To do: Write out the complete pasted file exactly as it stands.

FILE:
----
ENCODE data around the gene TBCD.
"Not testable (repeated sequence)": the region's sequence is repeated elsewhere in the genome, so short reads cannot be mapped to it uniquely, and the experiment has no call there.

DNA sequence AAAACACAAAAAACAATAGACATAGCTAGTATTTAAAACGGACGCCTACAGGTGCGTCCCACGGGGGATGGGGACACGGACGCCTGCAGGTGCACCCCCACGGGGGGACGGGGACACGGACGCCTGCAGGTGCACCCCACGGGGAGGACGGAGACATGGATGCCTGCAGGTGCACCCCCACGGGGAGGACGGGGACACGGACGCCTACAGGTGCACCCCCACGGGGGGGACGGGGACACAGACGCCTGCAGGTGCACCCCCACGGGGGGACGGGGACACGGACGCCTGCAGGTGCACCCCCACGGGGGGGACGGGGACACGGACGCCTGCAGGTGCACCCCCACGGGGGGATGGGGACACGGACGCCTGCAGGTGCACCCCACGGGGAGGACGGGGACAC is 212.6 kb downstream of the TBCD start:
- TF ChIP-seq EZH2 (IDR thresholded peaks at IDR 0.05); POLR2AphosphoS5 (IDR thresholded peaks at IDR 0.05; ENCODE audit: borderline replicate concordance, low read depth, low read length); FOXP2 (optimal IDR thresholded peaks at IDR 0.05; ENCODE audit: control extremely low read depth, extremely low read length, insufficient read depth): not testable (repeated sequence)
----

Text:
ENCODE data around the gene TBCD.
"Not testable (repeated sequence)": the region's sequence is repeated elsewhere in the genome, so short reads cannot be mapped to it uniquely, and the experiment has no call there.

DNA sequence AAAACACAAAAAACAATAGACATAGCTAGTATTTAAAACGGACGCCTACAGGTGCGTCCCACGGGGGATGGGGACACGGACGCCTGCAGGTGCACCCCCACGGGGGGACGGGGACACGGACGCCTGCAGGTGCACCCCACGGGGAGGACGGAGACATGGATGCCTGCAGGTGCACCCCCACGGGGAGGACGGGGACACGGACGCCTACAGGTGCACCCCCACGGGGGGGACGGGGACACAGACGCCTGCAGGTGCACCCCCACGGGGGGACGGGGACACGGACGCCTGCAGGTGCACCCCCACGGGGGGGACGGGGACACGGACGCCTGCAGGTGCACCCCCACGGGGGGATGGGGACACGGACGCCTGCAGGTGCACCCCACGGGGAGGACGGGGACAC is 212.6 kb downstream of the TBCD start:
- TF ChIP-seq EZH2 (IDR thresholded peaks at IDR 0.05); POLR2AphosphoS5 (IDR thresholded peaks at IDR 0.05; ENCODE audit: borderline replicate concordance, low read depth, low read length); FOXP2 (optimal IDR thresholded peaks at IDR 0.05; ENCODE audit: control extremely low read depth, extremely low read length, insufficient read depth): not testable (repeated sequence)